It is possible, with the present invention, to render useful by-products with a variety of flavors. For example, by the selection of the food product and/or the flavoring agents, a chef can control the flavor of the product. Also, for example, the user can employ mixed food products, such as two or more different meats, meats plus vegetables, onions or the like, that will render useful by-products that have a unique combination of flavors. By using the collected by-products, the food preparer can save money, as well as produce a more savory, natural product, such as a natural au jus or gravy.
In other recipes, because pan 60 is sanitary, food products can be placed in the pan prior to initiating the cooking cycle. The rendered by-products are collected in the pan, and used as a stock for cooking the food products in pan 66.
It will be noted that oven 20 can be used to prepare foods by any one of the described methods or any combination thereof. For example, oven 20 can be used to prepare foods only be convection heat. Likewise, oven 20 can be used to prepare food products only by steam or only be smoking. Oven 20 can be used to prepare foods by a combination of convection heat and smoking or convection heat and steaming. Moreover, oven 20 can be use to prepare foods by steam and smoking. The duration of time that the heat, steam and/or flavor is generated can be varied according to recipe and can be programmed into the programmable controller, for retention and ease of use.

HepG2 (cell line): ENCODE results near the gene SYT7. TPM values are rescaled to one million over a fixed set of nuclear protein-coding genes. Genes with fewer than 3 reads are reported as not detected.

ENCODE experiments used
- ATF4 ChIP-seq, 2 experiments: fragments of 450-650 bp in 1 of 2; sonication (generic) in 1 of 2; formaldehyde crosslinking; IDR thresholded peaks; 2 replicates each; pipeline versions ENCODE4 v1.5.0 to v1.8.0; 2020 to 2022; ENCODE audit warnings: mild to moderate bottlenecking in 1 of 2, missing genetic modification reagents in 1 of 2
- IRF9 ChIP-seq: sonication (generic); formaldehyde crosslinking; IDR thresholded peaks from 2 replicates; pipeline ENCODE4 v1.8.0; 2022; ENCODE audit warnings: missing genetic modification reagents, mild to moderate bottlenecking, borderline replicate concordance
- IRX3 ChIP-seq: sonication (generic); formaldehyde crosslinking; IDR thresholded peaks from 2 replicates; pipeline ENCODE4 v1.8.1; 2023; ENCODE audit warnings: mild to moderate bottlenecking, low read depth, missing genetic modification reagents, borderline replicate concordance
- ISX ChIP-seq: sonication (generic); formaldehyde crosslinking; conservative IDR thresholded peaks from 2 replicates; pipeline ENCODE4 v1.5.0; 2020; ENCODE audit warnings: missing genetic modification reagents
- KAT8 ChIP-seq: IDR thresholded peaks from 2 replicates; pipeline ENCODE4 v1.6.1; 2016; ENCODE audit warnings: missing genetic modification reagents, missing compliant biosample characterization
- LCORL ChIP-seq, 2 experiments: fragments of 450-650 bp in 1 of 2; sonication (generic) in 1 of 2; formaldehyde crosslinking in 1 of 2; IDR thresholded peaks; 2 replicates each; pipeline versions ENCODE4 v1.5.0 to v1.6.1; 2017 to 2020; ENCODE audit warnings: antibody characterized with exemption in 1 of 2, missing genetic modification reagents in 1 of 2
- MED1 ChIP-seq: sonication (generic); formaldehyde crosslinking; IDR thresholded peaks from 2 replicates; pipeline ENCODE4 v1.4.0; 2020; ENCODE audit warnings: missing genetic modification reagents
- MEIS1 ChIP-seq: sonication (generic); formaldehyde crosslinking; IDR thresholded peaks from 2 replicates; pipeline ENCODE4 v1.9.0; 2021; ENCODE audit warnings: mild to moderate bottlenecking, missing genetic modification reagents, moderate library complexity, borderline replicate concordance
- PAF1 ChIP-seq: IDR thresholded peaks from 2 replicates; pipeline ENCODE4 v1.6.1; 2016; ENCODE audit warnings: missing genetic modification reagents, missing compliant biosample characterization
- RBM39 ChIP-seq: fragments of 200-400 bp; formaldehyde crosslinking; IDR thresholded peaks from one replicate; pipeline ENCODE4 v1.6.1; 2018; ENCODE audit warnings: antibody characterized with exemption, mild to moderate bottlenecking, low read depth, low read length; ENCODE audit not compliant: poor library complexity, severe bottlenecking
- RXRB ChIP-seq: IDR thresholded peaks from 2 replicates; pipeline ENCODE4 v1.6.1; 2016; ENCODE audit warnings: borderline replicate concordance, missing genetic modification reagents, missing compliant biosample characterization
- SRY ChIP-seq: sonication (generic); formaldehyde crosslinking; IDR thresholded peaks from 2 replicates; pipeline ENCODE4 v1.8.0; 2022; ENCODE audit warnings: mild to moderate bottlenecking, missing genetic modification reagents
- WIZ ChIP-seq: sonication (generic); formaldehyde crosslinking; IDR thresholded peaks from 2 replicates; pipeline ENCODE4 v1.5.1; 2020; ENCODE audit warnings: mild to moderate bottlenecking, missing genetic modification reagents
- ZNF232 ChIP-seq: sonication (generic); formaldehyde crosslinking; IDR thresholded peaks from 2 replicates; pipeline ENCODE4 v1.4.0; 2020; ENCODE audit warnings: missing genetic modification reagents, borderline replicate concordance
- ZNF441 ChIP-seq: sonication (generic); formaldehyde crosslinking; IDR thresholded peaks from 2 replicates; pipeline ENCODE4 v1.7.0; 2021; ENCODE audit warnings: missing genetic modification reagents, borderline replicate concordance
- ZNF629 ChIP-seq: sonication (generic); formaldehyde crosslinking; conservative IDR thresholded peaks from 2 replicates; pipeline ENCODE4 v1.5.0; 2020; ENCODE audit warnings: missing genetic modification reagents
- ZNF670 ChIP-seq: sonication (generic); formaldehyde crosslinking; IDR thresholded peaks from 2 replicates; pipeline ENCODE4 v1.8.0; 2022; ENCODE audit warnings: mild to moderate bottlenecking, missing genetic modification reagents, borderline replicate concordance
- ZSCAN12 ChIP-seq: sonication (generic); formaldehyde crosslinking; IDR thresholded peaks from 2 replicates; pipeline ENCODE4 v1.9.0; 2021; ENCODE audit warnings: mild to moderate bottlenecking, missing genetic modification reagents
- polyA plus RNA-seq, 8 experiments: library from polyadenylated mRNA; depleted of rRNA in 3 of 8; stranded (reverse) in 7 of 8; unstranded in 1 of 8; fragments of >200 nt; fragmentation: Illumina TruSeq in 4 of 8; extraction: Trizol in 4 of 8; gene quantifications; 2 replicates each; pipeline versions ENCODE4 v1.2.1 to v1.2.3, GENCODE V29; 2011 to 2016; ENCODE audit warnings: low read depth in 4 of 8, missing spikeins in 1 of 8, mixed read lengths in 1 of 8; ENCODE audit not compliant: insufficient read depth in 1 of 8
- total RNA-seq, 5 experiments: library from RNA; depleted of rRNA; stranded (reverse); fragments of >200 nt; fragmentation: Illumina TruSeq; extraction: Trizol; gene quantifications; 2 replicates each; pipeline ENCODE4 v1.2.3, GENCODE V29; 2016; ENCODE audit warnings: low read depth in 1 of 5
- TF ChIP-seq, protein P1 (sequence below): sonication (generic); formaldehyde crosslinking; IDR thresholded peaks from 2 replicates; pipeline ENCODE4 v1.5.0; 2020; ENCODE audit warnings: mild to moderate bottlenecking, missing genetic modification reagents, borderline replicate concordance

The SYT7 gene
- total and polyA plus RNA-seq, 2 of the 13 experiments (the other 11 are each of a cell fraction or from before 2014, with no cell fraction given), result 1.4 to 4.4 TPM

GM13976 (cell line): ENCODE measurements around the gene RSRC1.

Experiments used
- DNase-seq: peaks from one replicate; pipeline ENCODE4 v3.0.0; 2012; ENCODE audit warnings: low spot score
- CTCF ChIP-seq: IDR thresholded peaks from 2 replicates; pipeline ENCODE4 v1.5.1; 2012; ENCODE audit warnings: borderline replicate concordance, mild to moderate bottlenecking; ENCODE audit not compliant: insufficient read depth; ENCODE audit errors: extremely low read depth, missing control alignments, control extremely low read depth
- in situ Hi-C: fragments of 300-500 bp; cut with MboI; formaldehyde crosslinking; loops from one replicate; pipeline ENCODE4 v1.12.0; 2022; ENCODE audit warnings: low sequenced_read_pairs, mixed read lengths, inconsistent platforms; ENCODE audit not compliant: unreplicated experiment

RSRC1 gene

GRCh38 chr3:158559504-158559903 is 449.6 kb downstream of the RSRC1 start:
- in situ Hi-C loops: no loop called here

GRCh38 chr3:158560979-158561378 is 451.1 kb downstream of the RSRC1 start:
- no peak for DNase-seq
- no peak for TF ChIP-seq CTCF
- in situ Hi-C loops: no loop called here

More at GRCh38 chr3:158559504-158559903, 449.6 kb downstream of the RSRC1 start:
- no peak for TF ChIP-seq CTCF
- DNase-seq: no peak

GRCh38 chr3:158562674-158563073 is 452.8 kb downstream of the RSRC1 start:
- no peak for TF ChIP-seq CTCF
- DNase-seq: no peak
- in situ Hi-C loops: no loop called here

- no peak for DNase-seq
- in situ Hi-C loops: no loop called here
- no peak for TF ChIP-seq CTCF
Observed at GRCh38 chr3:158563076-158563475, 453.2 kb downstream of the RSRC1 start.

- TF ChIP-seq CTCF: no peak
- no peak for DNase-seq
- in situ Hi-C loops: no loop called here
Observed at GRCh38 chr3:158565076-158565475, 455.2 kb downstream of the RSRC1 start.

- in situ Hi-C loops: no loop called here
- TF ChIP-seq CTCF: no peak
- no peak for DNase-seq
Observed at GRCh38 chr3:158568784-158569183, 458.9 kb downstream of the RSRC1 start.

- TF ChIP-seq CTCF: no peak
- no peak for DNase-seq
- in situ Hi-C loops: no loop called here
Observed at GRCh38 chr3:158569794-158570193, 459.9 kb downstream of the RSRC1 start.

It will be appreciated by those skilled in the art that various changes and modifications can be made in the oven of the present invention without departing from the scope of the appended claims. By way of example, the illustrated embodiments used electric heat elements as the source of heat for the convection heat source, the steam generator, and the flavor generator. Any one of these heat sources could be an alternative heat source, such as a gas or wood burner. The term heat source or heating element, unless specifically described as an electric heating element is intended to include an appropriate source of heat. Therefore, the foregoing description of preferred aspects and embodiments of the present invention, which represent the best mode of working the invention know at this time, are intended to be illustrative only, and should not be construed as limiting the invention to any specific embodiment.
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|U.S. Classification||99/330, 99/331, 99/482, 219/401, 99/446, 99/468|
|International Classification||A23L3/00, A23L1/00|
|Cooperative Classification||A21B3/04, A23L5/15|
|European Classification||A23L1/01F, A21B3/04|
|May 18, 2012||FPAY||Fee payment|
Year of fee payment: 4
|May 18, 2016||FPAY||Fee payment|
Year of fee payment: 8